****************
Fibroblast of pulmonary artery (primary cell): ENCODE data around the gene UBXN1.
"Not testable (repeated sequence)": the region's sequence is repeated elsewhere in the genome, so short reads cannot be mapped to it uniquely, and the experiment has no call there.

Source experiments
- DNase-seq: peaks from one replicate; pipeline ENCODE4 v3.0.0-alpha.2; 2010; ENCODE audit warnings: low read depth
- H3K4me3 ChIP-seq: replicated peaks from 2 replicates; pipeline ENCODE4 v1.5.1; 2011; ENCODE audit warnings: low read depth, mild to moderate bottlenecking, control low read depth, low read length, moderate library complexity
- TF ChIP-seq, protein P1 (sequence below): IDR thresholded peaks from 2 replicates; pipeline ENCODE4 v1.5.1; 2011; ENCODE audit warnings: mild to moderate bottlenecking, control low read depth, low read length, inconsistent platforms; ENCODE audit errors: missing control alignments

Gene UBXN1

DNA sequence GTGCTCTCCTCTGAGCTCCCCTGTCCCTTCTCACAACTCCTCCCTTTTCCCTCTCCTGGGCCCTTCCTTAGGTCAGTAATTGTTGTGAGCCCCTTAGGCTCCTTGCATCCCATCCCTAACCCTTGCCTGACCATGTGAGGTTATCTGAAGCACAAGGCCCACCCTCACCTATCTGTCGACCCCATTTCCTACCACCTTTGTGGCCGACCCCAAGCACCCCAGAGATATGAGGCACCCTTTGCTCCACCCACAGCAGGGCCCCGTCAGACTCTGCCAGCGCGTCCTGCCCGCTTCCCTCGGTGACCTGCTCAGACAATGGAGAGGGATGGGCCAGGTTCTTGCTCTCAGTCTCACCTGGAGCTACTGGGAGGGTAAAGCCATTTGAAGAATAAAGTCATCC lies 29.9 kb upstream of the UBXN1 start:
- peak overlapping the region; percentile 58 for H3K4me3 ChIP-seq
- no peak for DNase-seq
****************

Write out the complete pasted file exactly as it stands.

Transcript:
Fibroblast of pulmonary artery (primary cell): ENCODE data around the gene UBXN1.
"Not testable (repeated sequence)": the region's sequence is repeated elsewhere in the genome, so short reads cannot be mapped to it uniquely, and the experiment has no call there.

Source experiments
- DNase-seq: peaks from one replicate; pipeline ENCODE4 v3.0.0-alpha.2; 2010; ENCODE audit warnings: low read depth
- H3K4me3 ChIP-seq: replicated peaks from 2 replicates; pipeline ENCODE4 v1.5.1; 2011; ENCODE audit warnings: low read depth, mild to moderate bottlenecking, control low read depth, low read length, moderate library complexity
- TF ChIP-seq, protein P1 (sequence below): IDR thresholded peaks from 2 replicates; pipeline ENCODE4 v1.5.1; 2011; ENCODE audit warnings: mild to moderate bottlenecking, control low read depth, low read length, inconsistent platforms; ENCODE audit errors: missing control alignments

Gene UBXN1

DNA sequence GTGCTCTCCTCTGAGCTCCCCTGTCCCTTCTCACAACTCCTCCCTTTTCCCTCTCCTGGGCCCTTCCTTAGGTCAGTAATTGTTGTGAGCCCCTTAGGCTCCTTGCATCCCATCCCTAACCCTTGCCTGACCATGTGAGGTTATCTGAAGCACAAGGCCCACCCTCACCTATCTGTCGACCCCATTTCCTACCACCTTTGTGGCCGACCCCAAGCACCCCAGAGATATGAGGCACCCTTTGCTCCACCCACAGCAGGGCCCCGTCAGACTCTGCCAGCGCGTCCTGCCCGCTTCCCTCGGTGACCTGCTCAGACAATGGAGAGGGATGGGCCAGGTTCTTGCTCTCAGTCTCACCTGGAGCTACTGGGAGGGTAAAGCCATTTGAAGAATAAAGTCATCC lies 29.9 kb upstream of the UBXN1 start:
- peak overlapping the region; percentile 58 for H3K4me3 ChIP-seq
- no peak for DNase-seq